Bacteria want to live, badly enough to evolve past our ability to control them with antibiotics. The Guardian's Sarah Boseley reports on a new paper in the Lancet from researchers at Cardiff University that show that gram negative bacteria — such as the ones that cause pneumonia and urinary tract infections — have evolved a new gene that confers high levels of resistance to almost all antibiotics. The researchers, led by Tim Walsh, say that because of international travel and globalization, the gene — which Walsh named New Delhi metallo-beta-lactamas 1 or NDM-1 — has been spread quickly around the world. "In just three years ... it has grown in prevalence from being rarely observed at all to existing in between one percent and three percent in patients with Enterobacteriaceae infections in India," Boseley says. Only two antibiotics currently work against NDM-1 positive bacteria, Boseley adds, but researchers fear even those won't work for long.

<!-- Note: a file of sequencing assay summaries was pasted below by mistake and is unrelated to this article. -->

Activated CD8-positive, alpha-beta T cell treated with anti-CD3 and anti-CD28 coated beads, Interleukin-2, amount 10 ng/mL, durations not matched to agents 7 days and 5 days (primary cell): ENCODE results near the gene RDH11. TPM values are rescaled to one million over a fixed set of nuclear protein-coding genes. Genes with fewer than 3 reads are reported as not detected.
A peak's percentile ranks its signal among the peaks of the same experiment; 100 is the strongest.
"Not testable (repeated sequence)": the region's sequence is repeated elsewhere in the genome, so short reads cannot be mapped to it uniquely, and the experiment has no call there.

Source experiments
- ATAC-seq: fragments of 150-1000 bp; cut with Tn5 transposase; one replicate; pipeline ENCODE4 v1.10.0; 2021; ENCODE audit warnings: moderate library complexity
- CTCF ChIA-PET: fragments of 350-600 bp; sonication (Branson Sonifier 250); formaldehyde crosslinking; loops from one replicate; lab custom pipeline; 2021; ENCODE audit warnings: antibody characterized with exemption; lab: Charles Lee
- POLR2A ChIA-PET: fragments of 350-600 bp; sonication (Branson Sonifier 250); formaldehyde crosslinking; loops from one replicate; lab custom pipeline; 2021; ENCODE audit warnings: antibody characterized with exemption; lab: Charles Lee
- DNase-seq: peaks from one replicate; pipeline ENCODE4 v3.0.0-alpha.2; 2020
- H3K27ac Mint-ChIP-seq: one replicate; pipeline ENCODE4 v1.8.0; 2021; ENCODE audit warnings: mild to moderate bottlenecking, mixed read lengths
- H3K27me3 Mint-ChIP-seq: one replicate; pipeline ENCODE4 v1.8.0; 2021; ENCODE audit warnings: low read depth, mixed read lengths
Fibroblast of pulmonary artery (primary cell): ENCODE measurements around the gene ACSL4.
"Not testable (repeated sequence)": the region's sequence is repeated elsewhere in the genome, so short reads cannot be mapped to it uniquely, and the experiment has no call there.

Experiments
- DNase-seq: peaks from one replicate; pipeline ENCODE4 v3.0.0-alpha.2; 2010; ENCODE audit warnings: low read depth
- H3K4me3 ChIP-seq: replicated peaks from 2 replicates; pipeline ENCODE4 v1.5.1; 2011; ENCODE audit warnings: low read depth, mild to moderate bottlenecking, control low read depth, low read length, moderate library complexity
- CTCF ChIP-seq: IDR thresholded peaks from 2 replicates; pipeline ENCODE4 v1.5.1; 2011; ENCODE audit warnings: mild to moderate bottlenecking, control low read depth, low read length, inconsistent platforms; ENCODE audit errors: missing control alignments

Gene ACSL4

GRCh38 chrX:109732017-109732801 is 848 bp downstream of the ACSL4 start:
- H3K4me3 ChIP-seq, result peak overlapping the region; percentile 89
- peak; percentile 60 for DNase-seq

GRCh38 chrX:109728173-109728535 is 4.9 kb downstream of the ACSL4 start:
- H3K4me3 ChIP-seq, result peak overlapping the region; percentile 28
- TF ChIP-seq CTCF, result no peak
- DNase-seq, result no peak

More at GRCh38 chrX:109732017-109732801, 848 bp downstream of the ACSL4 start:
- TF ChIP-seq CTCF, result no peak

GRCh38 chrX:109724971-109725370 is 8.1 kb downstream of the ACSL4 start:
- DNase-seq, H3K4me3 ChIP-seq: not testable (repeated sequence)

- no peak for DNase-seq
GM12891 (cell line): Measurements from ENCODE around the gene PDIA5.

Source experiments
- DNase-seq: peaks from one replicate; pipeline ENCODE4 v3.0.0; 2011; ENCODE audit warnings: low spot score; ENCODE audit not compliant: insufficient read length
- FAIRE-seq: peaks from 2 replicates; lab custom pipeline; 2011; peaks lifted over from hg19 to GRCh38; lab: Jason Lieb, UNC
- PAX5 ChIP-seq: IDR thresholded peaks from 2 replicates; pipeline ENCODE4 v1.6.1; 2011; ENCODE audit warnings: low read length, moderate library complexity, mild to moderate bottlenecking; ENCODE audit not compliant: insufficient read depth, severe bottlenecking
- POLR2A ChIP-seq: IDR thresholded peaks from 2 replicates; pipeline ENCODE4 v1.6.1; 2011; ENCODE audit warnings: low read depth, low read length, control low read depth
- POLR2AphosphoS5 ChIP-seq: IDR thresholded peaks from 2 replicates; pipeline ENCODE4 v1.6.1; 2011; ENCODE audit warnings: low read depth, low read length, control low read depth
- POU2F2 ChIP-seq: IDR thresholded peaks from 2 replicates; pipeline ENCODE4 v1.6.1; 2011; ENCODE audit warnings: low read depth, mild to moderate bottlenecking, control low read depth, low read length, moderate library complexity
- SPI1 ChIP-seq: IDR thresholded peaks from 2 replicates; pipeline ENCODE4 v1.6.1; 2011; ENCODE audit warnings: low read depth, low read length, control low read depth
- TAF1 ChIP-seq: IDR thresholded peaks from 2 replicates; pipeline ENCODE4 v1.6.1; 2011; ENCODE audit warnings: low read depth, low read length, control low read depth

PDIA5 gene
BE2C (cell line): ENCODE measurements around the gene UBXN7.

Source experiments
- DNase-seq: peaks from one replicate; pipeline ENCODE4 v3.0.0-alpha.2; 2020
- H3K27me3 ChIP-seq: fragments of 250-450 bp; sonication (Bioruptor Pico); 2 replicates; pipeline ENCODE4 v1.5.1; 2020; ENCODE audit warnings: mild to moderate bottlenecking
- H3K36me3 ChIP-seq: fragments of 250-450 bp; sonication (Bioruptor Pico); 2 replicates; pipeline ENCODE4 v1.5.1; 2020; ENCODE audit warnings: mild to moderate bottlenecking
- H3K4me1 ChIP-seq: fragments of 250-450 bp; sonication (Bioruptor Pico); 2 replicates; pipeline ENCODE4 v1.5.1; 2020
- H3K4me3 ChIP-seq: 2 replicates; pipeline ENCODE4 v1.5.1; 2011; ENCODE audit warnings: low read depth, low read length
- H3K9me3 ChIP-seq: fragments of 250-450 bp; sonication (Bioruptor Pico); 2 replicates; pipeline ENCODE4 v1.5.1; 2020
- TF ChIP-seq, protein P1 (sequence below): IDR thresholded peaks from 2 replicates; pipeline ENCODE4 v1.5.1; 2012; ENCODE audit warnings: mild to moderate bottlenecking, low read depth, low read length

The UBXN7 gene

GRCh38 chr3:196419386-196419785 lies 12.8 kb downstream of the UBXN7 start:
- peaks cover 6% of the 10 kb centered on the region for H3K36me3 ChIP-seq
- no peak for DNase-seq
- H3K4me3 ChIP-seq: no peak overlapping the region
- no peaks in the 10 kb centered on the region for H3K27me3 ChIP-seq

The Revenge of the Bacteria
Aug 11, 2010